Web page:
- Traditional PPPs: bilateral arrangements between governments and the private sector to deliver public services, promoting small to medium enterprises and infrastructure.
- North-South and South-South Cooperation (SSC): Strategic partnerships between governments of the global South and private sector to leverage private sector operations.
How can you make a difference?
Under the leadership of the Multi-Stakeholder Partnerships Unit within the Private Fundraising and Partnerships Division (PFP), the objective of this consultancy is to identify key internal and external trends that can inform the development of Public-Private Partnerships (PPPs); as well as to map and assess UNICEF’s engagement in PPPs and provide initial recommendations and guidance for all UNICEF Offices (at HQ, regional and national levels) and National Committees to maximize engagement opportunities with PPPs as a way to scale-up results for children.
MAIN TASKS and DELIVERABLES
The below is an indicative timeline for the process, with the deliverables determined as below.
November 2021 - January 2022 (30 working days): Knowledge gathering
- Consult with all HQ Divisions, Regional Offices and select UNICEF National Committees and Country Offices to:
- Map existing public-private partnerships in which UNICEF either leads or joins at global, regional and national levels - noting that private sector partners are, in this context, identified as ‘business stakeholders.
- Collect examples and case studies of good practices.
- Capture lessons learned and initial recommendations.
- Identify and categorize the different models and engagement modalities used by UNICEF and its partners. The mapping needs to reflect the variety of geographic and socio-economic contexts (low, middle and high-income countries) in which UNICEF operates; and feature partnerships delivering results in both development and humanitarian contexts. The examples also need to differentiate between those generating direct income for UNICEF, from other opportunities leveraging resources for children, to provide some basis for effective segmentation and prioritization.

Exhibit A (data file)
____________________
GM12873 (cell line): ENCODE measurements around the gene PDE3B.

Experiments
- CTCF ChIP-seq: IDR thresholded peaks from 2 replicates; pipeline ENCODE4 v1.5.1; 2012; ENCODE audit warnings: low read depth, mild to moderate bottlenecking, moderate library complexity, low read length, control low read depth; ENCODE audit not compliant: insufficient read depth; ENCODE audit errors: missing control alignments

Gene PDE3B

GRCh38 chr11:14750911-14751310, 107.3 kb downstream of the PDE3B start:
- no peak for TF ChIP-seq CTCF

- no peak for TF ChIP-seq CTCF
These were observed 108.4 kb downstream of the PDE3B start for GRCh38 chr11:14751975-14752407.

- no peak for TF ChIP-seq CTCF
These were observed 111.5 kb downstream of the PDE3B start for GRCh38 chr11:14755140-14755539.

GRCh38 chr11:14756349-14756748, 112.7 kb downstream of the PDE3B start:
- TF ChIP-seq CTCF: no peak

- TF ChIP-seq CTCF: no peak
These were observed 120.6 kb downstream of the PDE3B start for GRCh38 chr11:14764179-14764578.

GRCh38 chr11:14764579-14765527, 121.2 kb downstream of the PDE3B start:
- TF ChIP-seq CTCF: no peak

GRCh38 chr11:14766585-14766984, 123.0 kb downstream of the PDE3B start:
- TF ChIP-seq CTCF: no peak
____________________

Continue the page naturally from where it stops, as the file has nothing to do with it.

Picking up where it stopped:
- Identify examples of additionality, where bringing public-private collaboration can have a multiplier effect.
- Collect information about existing cost/ management / accountability structures on PPPs and to identify successful and lightweight models.
- Take stock of existing policies, guidance, agreement templates and modalities, identify the gaps, what needs to be updated and what could potentially be repurposed for traditional PPPs and other forms of public-private arrangements
- Assess country office needs for guidance.
- Identify existing impact measurement models and KPIs used to measure the contribution of PPPs to advance results for children.
- Map available internal and external guidance documents on public-private partnerships practices or training material available, including within the UN and multi-lateral system.
- A database is capturing the public-private partnerships identified, which are clustered by type of PPP, type of contribution (financial and non-financial) of both public and private sector actors and programmatic and thematic areas etc.
- A PowerPoint presentation:
- highlights the different categories of PPPs in which UNICEF engages, as well as the models and modalities for engagement.
- features a select number of good practices.
- identify existing impact measurement tools and KPIs used to measure the value of engagement
- provides a general feedback from UNICEF Offices and articulates potential request for support and guidance